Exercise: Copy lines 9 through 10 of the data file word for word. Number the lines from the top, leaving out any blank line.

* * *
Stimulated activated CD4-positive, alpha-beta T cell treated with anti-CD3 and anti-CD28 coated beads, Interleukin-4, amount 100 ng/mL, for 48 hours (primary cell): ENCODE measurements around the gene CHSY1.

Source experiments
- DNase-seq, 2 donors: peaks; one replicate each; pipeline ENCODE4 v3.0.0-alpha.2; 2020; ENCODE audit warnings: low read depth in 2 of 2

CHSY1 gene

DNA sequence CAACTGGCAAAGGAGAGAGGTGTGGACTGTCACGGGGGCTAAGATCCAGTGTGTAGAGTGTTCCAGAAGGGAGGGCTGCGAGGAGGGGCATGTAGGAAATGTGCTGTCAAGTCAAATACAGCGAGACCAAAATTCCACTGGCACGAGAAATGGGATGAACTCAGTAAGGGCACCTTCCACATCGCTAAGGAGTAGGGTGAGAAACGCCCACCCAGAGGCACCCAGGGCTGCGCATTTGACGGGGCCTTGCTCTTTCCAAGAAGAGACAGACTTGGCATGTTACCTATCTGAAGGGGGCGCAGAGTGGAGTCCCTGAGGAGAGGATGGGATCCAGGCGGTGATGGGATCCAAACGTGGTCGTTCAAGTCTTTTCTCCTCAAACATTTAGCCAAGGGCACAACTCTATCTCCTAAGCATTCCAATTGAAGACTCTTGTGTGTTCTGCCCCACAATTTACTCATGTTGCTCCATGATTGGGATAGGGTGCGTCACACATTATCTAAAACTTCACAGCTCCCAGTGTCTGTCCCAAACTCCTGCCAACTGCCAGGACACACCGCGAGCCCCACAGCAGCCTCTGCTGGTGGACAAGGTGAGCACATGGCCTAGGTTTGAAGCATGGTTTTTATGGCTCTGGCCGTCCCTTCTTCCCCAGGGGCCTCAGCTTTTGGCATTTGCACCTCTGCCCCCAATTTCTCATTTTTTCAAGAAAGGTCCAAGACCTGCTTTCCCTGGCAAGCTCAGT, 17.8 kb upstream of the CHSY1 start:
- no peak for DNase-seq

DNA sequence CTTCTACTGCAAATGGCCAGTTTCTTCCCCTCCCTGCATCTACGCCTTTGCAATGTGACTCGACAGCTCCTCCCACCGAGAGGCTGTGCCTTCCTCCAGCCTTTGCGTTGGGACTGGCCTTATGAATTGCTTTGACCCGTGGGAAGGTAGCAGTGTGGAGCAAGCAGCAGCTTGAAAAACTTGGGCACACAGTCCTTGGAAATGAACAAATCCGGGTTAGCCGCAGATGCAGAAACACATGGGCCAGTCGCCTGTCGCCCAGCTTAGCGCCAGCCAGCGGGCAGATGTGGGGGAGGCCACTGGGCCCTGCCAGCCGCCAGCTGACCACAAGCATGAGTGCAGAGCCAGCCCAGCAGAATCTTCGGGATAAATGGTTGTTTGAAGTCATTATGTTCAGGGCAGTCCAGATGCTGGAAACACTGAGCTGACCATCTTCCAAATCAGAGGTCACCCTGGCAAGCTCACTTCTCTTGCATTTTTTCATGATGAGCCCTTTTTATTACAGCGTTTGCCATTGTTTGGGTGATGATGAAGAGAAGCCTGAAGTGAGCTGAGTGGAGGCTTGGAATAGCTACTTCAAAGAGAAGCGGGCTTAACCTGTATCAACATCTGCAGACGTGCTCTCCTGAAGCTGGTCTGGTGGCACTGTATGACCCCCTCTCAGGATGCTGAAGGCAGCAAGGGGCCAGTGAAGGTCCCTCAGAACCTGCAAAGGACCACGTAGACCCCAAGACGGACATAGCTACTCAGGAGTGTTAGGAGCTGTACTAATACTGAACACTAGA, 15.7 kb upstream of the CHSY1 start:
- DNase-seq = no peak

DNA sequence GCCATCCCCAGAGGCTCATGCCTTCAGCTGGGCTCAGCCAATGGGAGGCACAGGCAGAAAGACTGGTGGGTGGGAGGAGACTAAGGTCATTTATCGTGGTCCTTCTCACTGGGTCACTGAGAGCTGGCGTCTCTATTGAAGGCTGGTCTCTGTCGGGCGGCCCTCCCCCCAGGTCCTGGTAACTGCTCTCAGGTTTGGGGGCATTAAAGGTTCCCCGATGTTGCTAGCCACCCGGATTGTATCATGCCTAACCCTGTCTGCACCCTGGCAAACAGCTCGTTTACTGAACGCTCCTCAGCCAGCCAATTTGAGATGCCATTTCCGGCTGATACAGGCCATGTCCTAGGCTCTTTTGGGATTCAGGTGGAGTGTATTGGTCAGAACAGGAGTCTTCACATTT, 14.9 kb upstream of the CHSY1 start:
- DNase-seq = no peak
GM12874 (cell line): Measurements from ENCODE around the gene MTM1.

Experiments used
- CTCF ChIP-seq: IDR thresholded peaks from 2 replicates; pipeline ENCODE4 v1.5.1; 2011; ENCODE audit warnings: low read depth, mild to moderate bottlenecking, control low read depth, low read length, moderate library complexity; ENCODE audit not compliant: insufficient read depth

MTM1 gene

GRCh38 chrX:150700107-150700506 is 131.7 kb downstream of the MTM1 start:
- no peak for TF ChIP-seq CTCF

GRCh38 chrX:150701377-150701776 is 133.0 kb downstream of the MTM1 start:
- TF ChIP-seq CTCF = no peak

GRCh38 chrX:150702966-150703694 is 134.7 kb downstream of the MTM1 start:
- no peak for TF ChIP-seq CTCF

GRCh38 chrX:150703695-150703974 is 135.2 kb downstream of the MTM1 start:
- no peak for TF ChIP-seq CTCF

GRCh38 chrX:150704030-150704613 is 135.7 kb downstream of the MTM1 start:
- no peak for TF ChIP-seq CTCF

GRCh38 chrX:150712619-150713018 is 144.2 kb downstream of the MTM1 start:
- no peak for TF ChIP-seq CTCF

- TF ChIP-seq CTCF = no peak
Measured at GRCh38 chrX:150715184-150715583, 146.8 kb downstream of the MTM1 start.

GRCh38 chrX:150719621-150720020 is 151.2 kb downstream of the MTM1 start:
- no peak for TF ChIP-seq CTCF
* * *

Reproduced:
DNA sequence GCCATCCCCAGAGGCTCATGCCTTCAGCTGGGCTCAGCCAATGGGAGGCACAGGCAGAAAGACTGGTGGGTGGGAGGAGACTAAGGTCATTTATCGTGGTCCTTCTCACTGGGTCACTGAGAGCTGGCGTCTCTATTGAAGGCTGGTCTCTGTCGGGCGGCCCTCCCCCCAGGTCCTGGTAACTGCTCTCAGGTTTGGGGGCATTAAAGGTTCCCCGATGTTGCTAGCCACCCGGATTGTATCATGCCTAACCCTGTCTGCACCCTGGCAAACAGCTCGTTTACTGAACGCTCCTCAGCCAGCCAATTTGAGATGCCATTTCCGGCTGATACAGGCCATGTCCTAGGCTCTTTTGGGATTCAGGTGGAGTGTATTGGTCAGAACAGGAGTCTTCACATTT, 14.9 kb upstream of the CHSY1 start:
- DNase-seq = no peak